The National Construction Authority (NCA) is seeking to collect fees amounting to Sh1.7 billion from real estate developers which accrued before the scrapping of the construction levy in 2017.
The regulator will hire debt collectors to recover the amount that was applicable on all construction projects with a contract value exceeding Sh5 million. A Cabinet memo of November 2016 scrapped construction levies charged by State agencies and counties to lower project costs.
“The Authority had accumulated outstanding levies amounting to KShs 1.7 billion owed by project developers as at December 31, 2017,” said the NCA in the notice calling for interested debt collecting firms.
“In line with its strategy on debt collection, the Authority wishes to engage the services of a debt collection agency”.
The regulations providing for the imposition of the construction levy at the rate of 0.5 percent of the contract value came into force in July 2014 before they were scrapped.
The government removed fees imposed by the NCA and other agencies such as the National Environment Management Authority, arguing that they have been a barrier to investments.
The agencies that collected the fee had argued that the Treasury had approved their budget, including the collections.
The NCA had spoken against the scrapping, arguing that accounts for more than 70 percent of the authority’s revenue, hence its removal would hurt its operations.
Activities that the levy was supporting include the authority’s strategic objectives such as training, research, and sustainability.
The consulting firm will be engaged for 24 months and will be required to work closely with the finance and accounts department, recover outstanding debts, and constantly keep both the debtors and NCA updated on the recovery process progress.
The adviser will also be mandated to maintain accurate records for recovery made and obtain the necessary information needed to succeed in the recoveries.
The scope of work covers negotiating and managing reasonable debt repayment plans with the debtors to ensure full debt recovery.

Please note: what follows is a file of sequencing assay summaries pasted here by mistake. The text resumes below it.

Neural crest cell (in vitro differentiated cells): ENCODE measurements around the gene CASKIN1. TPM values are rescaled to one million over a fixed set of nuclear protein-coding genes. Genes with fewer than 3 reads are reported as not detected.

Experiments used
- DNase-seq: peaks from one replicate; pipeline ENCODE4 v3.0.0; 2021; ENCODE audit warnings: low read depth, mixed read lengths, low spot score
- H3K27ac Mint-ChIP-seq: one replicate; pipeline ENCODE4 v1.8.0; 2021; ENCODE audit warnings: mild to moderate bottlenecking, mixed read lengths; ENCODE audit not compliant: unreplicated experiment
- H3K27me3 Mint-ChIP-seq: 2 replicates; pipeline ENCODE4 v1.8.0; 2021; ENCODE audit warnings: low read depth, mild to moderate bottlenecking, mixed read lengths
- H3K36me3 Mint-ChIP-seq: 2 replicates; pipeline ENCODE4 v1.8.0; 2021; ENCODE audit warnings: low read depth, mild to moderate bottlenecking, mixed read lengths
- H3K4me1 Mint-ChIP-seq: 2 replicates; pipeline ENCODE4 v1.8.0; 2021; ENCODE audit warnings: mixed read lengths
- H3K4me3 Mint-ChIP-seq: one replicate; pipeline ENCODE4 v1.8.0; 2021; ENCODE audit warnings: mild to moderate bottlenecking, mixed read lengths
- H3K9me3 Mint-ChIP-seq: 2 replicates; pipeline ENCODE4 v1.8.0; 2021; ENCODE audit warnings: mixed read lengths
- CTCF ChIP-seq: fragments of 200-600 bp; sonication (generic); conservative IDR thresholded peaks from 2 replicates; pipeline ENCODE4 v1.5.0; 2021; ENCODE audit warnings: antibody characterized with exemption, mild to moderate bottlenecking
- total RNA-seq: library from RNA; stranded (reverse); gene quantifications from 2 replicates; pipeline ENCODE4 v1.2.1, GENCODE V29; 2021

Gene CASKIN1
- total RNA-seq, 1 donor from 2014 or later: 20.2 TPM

Investors had since September 2013 been paying a minimum of Sh10,000 or 0.1 percent of project cost without an upper limit, making it costlier for big-ticket projects.
Official data shows the construction sector expanded by 6.6 percent in 2021 compared to a growth of 10.1 percent in 2020, mainly supported by continuous public investment in road infrastructure.
Some of the major road construction activities that boosted the performance of the sector are the Nairobi Expressway and the rehabilitation of the Longonot-Malaba railway line.
The sector’s performance, albeit not as strong as in 2020, was shown by a 23.4 percent increase in cement consumption from 7.3 million tonnes in 2020 to 9.09 million in 2021.
The property market has been struggling in the past few years due to difficulties in selling new units amid an oversupply of both commercial and residential spaces.
The depressed property market was worsened in 2020 by job losses due to the Covid-19 pandemic, which led to declined demand and increased auctions of homes linked to loan defaults.
Last year, insurance group Britam said it would stop new property developments as part of its five-year strategy to 2025 and instead focus on property management to reduce its exposure to financial risks and improve performance.